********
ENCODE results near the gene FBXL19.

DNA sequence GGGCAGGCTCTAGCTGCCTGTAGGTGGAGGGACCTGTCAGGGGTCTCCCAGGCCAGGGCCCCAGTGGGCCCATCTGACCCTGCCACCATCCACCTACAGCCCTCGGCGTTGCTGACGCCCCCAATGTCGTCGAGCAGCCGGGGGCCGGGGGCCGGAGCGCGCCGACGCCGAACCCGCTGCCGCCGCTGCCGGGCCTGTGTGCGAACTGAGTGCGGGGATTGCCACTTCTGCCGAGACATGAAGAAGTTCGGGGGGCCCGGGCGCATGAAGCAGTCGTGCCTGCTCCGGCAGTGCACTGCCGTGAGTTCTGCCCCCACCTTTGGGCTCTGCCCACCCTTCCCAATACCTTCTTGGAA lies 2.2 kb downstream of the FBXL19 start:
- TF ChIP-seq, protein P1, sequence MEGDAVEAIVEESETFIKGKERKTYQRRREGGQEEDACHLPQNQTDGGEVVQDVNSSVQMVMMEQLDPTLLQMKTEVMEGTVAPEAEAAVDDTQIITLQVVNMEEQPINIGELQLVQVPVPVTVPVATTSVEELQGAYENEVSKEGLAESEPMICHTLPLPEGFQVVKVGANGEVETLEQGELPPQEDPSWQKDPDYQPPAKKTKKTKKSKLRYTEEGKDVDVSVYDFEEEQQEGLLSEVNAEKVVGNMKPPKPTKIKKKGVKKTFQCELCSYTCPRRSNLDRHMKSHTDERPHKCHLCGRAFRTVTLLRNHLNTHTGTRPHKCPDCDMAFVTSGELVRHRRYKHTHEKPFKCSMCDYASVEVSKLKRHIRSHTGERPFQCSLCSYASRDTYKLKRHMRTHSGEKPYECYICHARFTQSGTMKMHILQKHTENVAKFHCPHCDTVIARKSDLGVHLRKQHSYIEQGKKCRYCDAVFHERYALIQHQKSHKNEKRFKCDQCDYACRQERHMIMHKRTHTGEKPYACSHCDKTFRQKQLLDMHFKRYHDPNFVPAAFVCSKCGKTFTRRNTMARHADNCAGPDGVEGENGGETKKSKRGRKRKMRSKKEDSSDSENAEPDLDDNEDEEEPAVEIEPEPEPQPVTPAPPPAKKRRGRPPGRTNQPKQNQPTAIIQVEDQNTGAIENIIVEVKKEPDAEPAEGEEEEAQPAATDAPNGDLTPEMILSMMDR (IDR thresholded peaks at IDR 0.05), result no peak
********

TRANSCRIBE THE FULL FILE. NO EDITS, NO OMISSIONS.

ENCODE results near the gene FBXL19.

DNA sequence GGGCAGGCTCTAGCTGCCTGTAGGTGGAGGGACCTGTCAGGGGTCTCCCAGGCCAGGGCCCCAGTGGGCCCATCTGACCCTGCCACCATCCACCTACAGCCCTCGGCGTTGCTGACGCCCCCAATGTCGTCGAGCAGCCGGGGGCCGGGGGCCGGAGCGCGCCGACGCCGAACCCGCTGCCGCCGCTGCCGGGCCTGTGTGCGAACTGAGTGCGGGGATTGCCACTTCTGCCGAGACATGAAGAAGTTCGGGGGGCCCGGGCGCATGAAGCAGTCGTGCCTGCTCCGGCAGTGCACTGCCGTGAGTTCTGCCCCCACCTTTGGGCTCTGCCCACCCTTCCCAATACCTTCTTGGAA lies 2.2 kb downstream of the FBXL19 start:
- TF ChIP-seq, protein P1, sequence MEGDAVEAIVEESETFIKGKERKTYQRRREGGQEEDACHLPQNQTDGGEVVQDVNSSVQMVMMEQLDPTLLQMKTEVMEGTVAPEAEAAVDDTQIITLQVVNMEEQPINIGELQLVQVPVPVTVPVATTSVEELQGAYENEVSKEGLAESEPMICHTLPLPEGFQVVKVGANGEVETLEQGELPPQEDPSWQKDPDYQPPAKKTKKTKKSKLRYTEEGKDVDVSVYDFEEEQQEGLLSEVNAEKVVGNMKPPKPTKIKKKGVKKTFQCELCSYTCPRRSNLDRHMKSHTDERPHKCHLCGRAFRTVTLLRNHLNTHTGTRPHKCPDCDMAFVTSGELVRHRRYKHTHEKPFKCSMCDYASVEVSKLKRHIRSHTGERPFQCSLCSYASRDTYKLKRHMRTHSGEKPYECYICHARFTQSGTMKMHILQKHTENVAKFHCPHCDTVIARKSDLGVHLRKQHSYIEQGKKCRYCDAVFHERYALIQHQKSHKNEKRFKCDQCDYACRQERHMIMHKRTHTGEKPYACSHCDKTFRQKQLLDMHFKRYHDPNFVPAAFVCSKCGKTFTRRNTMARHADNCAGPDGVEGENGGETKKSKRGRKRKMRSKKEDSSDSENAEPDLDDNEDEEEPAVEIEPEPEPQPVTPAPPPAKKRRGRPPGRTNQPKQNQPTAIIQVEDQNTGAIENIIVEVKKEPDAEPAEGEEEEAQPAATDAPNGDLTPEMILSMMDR (IDR thresholded peaks at IDR 0.05), result no peak